In Defense Of Getty

Posted on 4/11/2019 by Jim Pickerell | Printable Version | Comments (3)

More and more photographers are expressing frustration with Getty Images and saying they are pulling their images. Many are looking for another distributor that will charge higher prices and offer a better royalty share. I hate to defend Getty, but to be fair today’s low prices are not all their fault. If we go back to the early 2000s Getty tried to keep prices at reasonable levels, but once iStock and Shutterstock came on the scene, and got some traction, there was no way for Getty to hold out forever.


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Copyright © 2019 Jim Pickerell. The above article may not be copied, reproduced, excerpted or distributed in any manner without written permission from the author. All requests should be submitted to Selling Stock at 10319 Westlake Drive, Suite 162, Bethesda, MD 20817, phone 301-251-0720, e-mail: wvz@fpcubgbf.pbz

Jim Pickerell is founder of www.selling-stock.com, an online newsletter that publishes daily. He is also available for personal telephone consultations on pricing and other matters related to stock photography. He occasionally acts as an expert witness on matters related to stock photography. For his current curriculum vitae go to: http://www.jimpickerell.com/Curriculum-Vitae.aspx.  

Comments

  • Thomas Wear Posted Apr 13, 2019
    Thanks for this Jim -- it's the unvarnished truth. Getty, and the other established agencies, never would have lowered their prices if they weren't pushed into it -- why should they? But as you explained, technology and the law of supply and demand were outside their control. Nobody is going to turn back the clock in any significant way.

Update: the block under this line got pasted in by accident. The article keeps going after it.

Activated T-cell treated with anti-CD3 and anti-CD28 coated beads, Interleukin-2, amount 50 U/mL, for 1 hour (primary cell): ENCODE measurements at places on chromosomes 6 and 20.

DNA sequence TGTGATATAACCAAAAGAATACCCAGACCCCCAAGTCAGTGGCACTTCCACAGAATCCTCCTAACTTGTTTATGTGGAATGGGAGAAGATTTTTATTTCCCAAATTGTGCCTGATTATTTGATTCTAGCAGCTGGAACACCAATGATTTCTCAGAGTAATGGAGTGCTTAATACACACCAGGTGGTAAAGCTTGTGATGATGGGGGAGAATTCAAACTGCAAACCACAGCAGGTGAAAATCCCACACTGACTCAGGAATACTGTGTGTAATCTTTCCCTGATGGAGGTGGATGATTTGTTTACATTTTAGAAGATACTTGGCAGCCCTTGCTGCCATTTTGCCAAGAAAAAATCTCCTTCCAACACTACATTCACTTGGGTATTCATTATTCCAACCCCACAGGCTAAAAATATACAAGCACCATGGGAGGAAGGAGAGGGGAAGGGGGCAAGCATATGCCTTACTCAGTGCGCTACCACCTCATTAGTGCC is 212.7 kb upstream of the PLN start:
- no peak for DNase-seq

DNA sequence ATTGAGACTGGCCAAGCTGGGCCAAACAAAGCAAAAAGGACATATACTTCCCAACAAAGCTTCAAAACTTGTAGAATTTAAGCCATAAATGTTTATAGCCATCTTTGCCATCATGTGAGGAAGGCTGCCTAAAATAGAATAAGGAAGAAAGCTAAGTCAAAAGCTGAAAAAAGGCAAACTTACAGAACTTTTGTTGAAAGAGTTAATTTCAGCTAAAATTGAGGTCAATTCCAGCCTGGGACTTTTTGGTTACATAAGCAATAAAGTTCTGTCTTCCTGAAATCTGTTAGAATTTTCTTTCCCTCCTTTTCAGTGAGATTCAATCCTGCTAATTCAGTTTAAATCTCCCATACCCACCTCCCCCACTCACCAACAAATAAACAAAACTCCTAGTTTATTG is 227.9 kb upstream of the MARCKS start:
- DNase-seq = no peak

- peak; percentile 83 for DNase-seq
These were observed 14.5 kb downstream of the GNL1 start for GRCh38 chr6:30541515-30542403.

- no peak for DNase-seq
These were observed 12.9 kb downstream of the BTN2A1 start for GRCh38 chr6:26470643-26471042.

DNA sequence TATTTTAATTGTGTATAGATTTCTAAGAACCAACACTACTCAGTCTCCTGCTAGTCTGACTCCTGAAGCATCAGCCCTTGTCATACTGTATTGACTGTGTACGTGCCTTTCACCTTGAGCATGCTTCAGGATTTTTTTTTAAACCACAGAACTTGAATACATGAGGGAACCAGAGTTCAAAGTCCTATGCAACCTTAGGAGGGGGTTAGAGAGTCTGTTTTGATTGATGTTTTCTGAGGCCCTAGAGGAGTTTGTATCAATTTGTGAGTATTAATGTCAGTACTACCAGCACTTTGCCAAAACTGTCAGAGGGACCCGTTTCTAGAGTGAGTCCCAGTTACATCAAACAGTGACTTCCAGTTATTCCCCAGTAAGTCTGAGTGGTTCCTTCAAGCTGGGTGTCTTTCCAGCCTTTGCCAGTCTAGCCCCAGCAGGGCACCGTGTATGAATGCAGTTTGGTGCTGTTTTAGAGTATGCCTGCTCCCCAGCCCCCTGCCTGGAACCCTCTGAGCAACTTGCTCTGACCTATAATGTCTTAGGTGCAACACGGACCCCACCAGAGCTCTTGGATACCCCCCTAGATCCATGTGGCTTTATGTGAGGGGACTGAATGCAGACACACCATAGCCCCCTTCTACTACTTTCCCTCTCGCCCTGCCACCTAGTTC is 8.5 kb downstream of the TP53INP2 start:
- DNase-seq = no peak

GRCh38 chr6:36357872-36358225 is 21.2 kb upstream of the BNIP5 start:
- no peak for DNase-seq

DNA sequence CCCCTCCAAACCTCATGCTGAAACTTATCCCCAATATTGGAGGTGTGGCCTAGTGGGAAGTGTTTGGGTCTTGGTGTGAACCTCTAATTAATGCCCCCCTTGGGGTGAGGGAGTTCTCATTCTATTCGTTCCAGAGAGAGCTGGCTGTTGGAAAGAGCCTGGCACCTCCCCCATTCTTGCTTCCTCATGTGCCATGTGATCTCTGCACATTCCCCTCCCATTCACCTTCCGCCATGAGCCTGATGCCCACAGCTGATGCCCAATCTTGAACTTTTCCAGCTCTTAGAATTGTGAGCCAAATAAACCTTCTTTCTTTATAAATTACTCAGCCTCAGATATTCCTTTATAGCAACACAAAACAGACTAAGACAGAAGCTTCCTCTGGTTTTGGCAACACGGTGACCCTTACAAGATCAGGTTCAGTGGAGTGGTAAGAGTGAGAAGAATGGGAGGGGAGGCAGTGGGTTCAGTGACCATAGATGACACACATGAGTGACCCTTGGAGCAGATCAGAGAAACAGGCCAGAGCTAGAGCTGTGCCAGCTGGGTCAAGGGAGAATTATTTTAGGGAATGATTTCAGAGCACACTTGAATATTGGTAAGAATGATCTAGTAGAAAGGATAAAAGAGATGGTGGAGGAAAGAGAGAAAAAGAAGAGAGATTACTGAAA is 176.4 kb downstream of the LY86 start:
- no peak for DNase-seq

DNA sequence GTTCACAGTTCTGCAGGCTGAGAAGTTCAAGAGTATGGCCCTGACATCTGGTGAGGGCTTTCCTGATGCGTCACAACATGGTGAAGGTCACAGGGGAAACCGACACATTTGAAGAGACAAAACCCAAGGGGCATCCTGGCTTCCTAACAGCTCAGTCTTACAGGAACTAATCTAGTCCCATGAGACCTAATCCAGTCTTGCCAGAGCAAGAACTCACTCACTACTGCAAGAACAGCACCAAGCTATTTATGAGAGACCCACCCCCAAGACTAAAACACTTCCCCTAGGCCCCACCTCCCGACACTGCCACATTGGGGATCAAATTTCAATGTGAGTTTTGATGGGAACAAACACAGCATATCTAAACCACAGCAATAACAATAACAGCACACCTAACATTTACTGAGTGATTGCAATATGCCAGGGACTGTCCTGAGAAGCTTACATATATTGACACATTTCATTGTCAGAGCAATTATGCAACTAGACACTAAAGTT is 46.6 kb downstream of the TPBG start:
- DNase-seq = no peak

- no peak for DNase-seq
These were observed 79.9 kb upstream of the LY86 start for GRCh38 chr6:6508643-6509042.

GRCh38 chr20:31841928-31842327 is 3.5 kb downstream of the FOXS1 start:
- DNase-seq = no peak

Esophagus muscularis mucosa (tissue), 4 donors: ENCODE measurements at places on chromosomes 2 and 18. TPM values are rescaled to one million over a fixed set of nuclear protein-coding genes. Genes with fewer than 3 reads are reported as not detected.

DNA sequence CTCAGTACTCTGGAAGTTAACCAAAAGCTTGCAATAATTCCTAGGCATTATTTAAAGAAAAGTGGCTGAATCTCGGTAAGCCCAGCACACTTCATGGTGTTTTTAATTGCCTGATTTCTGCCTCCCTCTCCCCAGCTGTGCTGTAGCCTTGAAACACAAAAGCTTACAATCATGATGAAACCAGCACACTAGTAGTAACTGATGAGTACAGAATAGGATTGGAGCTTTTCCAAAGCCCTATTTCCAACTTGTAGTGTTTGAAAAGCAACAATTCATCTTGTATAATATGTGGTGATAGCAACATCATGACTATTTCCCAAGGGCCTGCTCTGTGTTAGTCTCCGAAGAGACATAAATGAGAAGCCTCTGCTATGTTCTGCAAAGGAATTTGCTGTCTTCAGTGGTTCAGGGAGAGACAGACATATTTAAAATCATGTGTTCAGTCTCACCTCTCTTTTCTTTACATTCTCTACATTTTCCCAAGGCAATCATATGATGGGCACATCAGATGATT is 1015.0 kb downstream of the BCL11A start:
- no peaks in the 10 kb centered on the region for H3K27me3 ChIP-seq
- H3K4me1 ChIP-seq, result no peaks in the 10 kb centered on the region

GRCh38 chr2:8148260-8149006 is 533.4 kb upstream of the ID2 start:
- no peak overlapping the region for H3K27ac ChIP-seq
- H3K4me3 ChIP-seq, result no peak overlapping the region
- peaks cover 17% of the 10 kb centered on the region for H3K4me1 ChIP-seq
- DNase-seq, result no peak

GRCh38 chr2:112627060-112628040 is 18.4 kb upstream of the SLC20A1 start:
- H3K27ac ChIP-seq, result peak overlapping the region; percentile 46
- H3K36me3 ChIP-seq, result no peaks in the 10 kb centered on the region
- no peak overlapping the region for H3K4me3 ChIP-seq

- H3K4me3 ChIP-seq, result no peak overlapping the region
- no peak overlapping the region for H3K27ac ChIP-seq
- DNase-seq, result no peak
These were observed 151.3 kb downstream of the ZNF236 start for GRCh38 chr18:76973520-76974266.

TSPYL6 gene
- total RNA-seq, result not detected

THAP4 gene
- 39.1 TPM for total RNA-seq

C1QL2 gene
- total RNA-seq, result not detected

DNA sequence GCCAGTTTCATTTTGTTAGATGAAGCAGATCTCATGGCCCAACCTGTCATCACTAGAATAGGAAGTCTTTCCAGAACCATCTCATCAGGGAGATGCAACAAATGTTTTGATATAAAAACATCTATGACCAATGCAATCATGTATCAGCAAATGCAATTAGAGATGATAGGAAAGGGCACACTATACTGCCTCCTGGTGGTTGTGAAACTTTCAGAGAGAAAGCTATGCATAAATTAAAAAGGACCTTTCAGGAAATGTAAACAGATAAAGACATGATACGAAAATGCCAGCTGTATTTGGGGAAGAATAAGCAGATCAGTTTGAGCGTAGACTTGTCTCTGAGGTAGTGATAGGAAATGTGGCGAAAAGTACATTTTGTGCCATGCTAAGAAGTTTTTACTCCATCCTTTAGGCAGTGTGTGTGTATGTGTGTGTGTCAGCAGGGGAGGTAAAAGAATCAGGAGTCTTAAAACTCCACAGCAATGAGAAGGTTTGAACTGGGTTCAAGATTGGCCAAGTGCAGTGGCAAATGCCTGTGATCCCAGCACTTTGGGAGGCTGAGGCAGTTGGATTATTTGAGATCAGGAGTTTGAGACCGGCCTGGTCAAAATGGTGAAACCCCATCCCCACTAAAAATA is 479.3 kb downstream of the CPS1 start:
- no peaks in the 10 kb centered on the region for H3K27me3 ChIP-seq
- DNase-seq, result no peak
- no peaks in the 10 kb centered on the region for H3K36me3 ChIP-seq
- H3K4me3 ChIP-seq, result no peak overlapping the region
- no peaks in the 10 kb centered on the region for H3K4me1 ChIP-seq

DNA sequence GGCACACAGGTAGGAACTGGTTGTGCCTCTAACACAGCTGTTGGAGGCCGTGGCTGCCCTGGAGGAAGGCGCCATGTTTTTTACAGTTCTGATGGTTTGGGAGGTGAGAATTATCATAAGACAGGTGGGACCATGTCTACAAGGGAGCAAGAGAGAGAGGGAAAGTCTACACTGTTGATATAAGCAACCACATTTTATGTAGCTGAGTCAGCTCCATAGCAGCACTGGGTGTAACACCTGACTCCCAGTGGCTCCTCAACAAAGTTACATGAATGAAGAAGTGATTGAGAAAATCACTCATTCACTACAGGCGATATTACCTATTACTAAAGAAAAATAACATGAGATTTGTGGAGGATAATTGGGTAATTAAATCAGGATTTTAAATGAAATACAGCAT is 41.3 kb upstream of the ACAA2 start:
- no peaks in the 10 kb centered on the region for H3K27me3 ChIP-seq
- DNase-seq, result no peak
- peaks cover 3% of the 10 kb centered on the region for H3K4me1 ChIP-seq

Video may command higher prices than stills for a while, since the barriers to entry are still higher, but the learning curve and costs may be prohibitive for many still shooters to make the transition.
    In retrospect, I think the golden age of stock is turning out to be an aberration. For most of the history of photography some form of assignment shooting paid the bills for professional photographers, and I think we're simply seeing a return to that.
    It's funny in a way, because you and I (and probably a lot of readers of your newsletter) have been in the business long enough to remember when stock was the villain, hated by assignment photographers for taking their jobs. Full circle!

  • Grant Faint Posted Apr 14, 2019
    hello from morocco where i am shooting fresh stock images for OFFSET and GETTY. I started 1985 with The Image Bank, I was signed photographer #564... now you say Shutterstock has 650K contributors . Jim I agree with your piece completely. As they say dont be sad it's over be happy you had a good run. However raising prices across the board by the major outlets wouldnt make the cost of a photo out of reach for users and it nwould add to everyone's bottom line. OK I am a dreamer ha best to all trying to make it work grant faint

  • Sabine Pallaske Posted Apr 15, 2019
    hi all... I agree with you. But we need to consider another change: Artbuying is no longer the task of creation or marketing, but that of "central purchasing". This is where photos, films, graphics are purchased as such as consumables like pencils or toilet paper : as a low cost as possible with a comparable appearance. The real "image quality" of a photograph, video or grafik is no longer important, the main thing is to show the "triggers" (matching the article, the ad, the blog etc.).



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